The local records program owes a considerable debt to an inventory of county records conducted in the 1930s by the Historical Records Survey of the Works Progress Administration. Interested researchers are urged to consult the three-volume report of this survey, edited by Dr. C. Christopher Crittenden and Dan Lacy and published as "The Historical Records of North Carolina: The County Records" (Raleigh: North Carolina Historical Commission, 1938-1939). The introduction to the series, reprinted as a pamphlet entitled "Introduction to the County Records of North Carolina" (Raleigh: North Carolina Historical Commission, 1938), contains an excellent historical resume of the county court system in North Carolina and a detailed analysis of the various records produced by the courts. Both the "Historical Records" and the "Introduction" are out of print, but copies may be consulted in libraries throughout the state; there is a full set of the three-volume series in the Archives’ Search Room.
Researchers whose interests range over a long period of time or concern a county that has been subdivided will find valuable information in "The Formation of the North Carolina Counties, 1663- 1943" (Raleigh: State Department of Archives and History, 1950, reprinted with corrections in 1975), by David Leroy Corbitt. This volume is the principal source for the dates and origins of county formations cited in this guide.
The first edition of the guide to county records was compiled in 1972 by Gregory B. Coudriet and other members of the Local Records staff from earlier drafts and finding aids. Subsequent editions reflecting additional holdings and changes to the finding aids were prepared under the direction of Frank D. Gatton, head of the Local Records Branch and later assistant state archivist and assistant records administrator. The fourth edition was particularly significant, as it was revised in its entirety. All entries were checked against the original records rather than the finding aids. Gaps in series were indicated and headnotes added to explain absences of records.
In the preparation of this the eleventh revised edition, the process utilized for the fourth edition was partially duplicated. After card catalogues had been carefully compared with titles, dates and call numbers of original records over the course of several annual inventories, all guide entries were then compared with the listings in the card catalogues (both original records and microfilm) and, when discrepancies were discovered, with the records. Gaps or overlaps in dates often suggested an error in the description, resulting in the discovery of many presumably "missing" volumes.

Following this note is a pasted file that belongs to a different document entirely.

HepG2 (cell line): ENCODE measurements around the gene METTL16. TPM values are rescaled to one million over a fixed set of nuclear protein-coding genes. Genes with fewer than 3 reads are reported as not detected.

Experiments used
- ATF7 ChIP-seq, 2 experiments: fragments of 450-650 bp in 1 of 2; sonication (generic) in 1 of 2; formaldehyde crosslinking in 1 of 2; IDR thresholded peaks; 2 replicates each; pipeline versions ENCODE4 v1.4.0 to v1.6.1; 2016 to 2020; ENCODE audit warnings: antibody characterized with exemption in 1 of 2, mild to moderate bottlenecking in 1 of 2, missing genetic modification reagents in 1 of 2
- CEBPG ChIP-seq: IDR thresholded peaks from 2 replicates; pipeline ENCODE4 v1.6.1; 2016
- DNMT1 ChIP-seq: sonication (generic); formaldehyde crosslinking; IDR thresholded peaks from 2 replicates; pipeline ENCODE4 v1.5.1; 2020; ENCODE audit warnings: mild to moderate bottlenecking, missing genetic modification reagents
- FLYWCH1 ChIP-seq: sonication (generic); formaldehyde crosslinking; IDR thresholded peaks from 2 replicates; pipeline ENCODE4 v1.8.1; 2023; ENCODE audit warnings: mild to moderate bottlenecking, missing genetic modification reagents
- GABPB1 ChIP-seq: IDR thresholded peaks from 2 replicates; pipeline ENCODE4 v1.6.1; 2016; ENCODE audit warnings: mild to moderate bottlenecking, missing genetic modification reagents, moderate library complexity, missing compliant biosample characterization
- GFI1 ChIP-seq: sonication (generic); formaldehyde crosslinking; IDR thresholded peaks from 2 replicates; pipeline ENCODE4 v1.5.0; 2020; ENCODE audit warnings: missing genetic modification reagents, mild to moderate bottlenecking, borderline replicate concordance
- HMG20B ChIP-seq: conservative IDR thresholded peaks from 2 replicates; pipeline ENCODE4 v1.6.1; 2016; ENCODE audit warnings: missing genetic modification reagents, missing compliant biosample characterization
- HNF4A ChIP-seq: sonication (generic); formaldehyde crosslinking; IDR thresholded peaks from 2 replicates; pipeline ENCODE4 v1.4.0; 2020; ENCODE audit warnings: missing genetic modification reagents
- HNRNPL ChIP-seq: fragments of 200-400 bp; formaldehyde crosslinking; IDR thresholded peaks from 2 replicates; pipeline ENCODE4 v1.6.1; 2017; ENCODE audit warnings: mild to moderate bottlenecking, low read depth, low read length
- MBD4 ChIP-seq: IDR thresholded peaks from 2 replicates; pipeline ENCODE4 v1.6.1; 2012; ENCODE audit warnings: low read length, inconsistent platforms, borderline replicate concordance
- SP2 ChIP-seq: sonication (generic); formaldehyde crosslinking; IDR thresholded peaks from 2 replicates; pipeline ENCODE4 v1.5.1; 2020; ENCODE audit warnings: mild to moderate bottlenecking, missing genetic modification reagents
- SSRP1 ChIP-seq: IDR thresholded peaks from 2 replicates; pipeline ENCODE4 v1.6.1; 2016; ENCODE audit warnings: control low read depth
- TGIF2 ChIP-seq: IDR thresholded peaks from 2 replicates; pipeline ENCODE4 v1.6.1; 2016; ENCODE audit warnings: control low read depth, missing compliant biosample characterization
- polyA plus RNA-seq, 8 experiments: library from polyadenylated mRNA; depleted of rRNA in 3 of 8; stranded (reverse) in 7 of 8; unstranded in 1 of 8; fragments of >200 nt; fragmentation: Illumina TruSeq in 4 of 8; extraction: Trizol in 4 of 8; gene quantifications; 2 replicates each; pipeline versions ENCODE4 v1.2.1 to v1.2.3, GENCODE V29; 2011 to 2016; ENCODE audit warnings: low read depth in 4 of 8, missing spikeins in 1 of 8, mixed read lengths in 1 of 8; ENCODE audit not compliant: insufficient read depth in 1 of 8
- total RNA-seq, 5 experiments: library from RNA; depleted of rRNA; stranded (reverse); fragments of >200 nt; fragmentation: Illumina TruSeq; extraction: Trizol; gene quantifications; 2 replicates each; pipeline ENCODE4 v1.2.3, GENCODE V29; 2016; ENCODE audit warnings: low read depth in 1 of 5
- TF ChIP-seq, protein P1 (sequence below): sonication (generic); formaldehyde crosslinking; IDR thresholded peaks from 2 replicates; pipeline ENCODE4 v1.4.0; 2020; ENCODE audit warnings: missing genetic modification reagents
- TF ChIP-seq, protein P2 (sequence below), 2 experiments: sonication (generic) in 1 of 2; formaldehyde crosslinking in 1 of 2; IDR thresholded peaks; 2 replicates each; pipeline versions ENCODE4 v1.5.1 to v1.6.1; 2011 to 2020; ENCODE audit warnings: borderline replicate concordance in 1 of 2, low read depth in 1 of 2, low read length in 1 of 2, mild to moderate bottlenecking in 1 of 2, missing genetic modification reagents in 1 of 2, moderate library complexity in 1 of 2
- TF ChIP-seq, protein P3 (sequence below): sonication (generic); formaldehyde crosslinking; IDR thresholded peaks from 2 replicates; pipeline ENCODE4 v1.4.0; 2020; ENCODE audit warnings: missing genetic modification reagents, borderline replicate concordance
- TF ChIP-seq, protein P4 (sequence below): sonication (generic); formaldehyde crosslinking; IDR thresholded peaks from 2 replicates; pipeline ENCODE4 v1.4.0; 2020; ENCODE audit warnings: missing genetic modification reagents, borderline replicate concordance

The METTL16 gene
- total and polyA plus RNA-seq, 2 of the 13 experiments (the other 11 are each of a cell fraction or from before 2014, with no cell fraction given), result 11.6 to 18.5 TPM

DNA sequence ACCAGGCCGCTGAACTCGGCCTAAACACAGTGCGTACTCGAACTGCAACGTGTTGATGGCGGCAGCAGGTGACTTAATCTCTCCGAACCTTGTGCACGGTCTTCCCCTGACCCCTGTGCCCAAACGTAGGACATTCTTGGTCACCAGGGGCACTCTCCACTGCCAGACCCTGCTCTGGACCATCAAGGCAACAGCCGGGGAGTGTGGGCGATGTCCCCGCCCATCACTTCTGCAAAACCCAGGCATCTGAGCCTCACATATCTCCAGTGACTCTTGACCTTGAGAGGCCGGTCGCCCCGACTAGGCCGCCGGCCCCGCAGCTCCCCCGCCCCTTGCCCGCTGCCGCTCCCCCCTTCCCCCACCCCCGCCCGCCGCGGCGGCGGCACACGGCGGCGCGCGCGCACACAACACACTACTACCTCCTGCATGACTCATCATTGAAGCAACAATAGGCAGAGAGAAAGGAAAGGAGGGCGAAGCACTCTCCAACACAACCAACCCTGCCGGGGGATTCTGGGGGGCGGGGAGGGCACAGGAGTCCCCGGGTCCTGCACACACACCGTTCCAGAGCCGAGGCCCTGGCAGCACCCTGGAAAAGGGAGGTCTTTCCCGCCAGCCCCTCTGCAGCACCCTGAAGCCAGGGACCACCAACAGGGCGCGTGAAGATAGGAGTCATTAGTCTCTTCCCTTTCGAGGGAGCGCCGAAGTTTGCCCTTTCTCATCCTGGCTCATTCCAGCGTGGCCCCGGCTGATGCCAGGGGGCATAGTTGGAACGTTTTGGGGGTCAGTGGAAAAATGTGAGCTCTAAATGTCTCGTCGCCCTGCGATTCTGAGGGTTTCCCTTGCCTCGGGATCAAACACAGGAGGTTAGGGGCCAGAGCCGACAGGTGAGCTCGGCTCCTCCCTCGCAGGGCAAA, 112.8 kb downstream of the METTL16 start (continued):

Whenever titles for like records varied from county to county, they have been standardized. Call numbers were also made uniform, although they are not indicated in the guide. The records of several older counties, such as Bertie, Hyde and Tyrrell, that were arranged and transferred before the creation of the "Local Records Procedures Manual" in 1966 have been brought into conformity with the standards of description established by the manual.
Throughout the guide, the attempt at uniformity will be most apparent in the court dockets and, to a lesser extent, in the series of estates records. Historically, clerks of county courts, inferior and superior, have maintained four principal dockets: the court minutes, a docket of civil causes, a docket of criminal cases, and an execution docket. During the colonial period and into the early years of statehood, the various components of the civil docket—trial, appearance, petition, reference and appeal—were usually kept together within a single volume. As cases proliferated in the early nineteenth century, most clerks found it expedient to maintain the several civil dockets in separate books. Over the years, archivists have described and numbered the early conjoined civil dockets in various ways. This edition of the guide brings these together within each county under a standardized title, in most cases as "Trial, Appearance and Reference Docket" or "Reference (Trial) and Appearance Docket." The call numbers have likewise been made uniform: 308 for the civil docket of the Court of Pleas and Quarter Sessions, and 322 for that of county superior court. Incidentally, in the process of sorting out the oldest civil dockets, we have discovered that the so-called reference dockets of the colonial county courts are in essence trial dockets, "reference" used in the sense of causes referred to the present term of court for trial. In later years, reference dockets served the more traditional purpose of tracking civil causes referred to a referee for determination.
Within the estates series, pre-1868 volumes that contain a multiplicity of records related to the administration of estates, including inventories, accounts of sale, annual accounts and final settlements, have been brought together under the heading "Record of Estates," with a 501 call number. Records of appointments of executors have been retitled to indicate the inclusion of administrators, guardians, and masters of apprentices. Practically all records, both original and microfilm, relating to assignees, receivers, and trustees, except those truly concerned with estates matters, have been removed from the estates series to the miscellaneous records and assigned a 929 call number.